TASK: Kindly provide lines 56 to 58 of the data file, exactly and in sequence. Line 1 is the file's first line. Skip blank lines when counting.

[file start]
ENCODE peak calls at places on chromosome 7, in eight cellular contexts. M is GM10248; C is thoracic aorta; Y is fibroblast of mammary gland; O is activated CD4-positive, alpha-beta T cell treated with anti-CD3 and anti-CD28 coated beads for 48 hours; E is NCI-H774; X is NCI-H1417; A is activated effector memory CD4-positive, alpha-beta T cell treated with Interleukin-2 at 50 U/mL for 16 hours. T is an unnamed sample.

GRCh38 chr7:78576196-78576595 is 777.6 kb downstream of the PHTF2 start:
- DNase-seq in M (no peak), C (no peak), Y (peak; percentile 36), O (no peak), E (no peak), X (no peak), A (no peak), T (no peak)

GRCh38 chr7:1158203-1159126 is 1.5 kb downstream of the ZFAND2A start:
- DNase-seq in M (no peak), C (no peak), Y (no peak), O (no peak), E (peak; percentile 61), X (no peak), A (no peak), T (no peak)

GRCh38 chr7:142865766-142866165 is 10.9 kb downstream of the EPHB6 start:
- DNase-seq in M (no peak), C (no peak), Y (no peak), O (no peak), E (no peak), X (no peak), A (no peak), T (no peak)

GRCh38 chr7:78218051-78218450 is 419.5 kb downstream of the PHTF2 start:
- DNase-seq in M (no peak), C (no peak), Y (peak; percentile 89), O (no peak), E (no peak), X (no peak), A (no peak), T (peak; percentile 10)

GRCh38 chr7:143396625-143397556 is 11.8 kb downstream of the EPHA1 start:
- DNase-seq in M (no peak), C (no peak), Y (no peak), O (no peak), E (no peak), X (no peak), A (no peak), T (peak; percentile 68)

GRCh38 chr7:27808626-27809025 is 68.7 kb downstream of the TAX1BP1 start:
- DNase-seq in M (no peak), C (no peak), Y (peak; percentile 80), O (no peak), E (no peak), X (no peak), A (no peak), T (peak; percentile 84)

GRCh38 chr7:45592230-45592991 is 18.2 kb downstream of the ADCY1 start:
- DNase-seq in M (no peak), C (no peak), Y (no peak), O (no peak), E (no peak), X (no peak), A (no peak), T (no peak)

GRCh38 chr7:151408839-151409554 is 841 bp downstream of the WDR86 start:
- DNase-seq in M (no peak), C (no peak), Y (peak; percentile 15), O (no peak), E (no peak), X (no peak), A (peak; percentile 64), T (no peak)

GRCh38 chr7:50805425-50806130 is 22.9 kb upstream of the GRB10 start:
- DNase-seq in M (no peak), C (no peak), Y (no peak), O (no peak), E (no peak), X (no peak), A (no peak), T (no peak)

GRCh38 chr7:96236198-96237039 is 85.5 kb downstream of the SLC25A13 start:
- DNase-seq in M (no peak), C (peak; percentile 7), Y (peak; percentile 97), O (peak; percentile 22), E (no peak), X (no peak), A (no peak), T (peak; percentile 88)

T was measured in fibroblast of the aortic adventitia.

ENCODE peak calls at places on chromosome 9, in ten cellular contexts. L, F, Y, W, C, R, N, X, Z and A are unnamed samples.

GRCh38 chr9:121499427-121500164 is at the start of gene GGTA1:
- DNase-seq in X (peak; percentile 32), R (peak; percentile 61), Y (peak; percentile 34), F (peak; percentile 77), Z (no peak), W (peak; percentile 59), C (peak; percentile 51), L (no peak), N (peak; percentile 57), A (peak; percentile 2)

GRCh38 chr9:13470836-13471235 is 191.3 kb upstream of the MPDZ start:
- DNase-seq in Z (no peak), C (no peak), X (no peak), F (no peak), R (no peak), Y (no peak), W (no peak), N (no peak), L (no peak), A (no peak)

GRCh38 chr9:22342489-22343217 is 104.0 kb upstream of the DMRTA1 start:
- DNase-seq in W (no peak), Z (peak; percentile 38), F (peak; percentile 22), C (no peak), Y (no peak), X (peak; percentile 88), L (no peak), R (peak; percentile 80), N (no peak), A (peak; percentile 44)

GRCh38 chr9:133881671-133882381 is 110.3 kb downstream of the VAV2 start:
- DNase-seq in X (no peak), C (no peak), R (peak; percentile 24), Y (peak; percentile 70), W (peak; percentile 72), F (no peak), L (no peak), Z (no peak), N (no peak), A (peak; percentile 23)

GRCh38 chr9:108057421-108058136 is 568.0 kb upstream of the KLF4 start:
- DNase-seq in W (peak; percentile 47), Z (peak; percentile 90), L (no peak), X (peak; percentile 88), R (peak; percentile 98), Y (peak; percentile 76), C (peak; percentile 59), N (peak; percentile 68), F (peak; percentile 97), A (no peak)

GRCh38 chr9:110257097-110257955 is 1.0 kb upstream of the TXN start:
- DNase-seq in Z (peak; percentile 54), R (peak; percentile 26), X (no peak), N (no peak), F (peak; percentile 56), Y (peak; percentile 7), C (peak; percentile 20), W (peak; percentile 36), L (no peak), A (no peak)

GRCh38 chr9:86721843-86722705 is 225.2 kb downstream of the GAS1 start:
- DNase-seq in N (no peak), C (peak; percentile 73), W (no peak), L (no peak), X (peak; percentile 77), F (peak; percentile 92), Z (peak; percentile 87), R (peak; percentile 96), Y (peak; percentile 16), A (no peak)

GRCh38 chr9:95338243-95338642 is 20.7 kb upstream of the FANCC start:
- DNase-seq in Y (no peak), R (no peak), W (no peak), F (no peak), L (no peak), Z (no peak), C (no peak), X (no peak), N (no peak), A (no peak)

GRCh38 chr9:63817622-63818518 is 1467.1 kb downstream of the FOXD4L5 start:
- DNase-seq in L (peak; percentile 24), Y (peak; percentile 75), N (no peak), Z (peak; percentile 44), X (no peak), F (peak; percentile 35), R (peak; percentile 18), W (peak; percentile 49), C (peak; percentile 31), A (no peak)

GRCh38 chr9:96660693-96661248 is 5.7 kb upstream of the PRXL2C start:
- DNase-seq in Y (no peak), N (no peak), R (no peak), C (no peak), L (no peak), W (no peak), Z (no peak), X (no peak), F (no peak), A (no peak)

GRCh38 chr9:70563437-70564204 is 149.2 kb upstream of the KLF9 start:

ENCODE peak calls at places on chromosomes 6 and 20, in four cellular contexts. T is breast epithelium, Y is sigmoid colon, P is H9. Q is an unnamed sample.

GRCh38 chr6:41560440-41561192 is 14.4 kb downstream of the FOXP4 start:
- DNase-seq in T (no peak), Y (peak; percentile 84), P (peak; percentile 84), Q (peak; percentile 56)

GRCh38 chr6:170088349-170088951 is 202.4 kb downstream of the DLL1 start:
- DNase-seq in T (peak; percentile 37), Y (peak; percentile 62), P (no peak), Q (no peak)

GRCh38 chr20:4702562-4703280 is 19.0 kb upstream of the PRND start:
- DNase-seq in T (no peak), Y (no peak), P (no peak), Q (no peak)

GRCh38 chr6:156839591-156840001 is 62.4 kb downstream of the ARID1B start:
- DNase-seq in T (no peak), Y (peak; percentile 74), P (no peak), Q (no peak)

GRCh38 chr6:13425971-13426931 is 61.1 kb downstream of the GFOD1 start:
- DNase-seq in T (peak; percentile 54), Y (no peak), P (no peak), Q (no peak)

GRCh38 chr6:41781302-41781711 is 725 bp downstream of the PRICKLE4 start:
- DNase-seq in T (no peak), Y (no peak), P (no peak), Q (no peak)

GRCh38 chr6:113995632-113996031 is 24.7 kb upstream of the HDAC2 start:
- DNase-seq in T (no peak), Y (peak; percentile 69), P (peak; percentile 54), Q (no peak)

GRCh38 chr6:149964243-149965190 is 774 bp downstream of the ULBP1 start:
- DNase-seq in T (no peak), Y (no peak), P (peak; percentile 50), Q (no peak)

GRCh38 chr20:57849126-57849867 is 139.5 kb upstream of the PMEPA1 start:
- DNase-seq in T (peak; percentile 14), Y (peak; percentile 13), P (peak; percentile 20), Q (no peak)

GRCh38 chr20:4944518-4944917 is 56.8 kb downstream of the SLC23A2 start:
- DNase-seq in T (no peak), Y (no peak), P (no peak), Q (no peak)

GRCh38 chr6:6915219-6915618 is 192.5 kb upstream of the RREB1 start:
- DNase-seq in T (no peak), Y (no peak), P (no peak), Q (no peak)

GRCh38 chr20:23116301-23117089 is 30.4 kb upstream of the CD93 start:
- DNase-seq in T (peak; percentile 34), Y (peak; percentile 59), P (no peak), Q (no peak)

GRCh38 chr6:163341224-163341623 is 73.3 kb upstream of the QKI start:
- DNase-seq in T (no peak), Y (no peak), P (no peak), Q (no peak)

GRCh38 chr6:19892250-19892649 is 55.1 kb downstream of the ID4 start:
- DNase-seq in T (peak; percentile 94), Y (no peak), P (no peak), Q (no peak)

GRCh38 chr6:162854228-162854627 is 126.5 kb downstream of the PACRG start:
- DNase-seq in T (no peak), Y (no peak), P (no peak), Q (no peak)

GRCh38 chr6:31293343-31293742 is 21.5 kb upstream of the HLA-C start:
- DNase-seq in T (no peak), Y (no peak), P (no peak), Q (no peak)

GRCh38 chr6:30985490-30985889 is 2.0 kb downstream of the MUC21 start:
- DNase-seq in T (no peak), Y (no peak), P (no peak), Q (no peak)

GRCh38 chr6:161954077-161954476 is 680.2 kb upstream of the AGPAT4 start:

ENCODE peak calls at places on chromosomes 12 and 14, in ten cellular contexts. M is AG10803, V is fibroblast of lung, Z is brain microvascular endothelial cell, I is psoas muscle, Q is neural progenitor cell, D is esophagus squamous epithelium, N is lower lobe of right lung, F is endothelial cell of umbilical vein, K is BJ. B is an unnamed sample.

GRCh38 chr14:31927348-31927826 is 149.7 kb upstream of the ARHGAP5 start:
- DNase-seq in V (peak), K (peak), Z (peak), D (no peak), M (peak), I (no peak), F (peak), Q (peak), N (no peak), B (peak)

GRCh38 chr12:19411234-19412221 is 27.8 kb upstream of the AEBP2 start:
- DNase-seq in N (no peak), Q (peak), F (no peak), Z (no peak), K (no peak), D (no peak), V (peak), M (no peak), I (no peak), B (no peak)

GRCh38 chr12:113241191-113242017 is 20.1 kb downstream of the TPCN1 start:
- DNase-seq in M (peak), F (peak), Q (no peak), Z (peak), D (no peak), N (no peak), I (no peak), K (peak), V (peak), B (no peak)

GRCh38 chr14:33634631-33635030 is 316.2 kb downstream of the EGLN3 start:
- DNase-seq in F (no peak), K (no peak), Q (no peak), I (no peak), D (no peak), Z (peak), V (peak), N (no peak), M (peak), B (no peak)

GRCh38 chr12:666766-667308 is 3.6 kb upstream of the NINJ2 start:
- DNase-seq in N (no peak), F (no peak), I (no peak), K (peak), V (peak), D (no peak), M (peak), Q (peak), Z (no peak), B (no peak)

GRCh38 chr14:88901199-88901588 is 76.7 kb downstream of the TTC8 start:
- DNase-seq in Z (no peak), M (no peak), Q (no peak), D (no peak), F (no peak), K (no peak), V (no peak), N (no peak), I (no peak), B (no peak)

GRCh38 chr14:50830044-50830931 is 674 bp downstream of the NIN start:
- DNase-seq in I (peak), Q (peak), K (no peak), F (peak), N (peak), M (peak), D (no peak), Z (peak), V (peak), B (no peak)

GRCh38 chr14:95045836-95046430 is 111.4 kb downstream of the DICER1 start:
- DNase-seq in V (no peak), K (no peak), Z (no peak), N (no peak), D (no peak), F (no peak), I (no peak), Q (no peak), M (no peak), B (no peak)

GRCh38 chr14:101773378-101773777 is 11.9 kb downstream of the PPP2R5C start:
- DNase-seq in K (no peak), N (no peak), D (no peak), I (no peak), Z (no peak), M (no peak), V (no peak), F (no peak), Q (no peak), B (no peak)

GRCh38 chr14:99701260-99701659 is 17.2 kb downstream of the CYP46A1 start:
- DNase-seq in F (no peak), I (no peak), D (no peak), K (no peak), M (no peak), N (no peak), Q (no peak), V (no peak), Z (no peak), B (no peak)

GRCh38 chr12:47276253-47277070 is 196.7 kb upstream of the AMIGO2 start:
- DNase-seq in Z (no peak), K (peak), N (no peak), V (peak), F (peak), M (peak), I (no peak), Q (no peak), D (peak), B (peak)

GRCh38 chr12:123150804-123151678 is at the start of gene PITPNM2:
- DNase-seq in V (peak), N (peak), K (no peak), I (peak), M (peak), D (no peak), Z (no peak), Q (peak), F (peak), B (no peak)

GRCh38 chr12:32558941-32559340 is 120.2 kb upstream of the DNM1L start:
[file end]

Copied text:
GRCh38 chr6:41781302-41781711 is 725 bp downstream of the PRICKLE4 start:
- DNase-seq in T (no peak), Y (no peak), P (no peak), Q (no peak)

GRCh38 chr6:113995632-113996031 is 24.7 kb upstream of the HDAC2 start: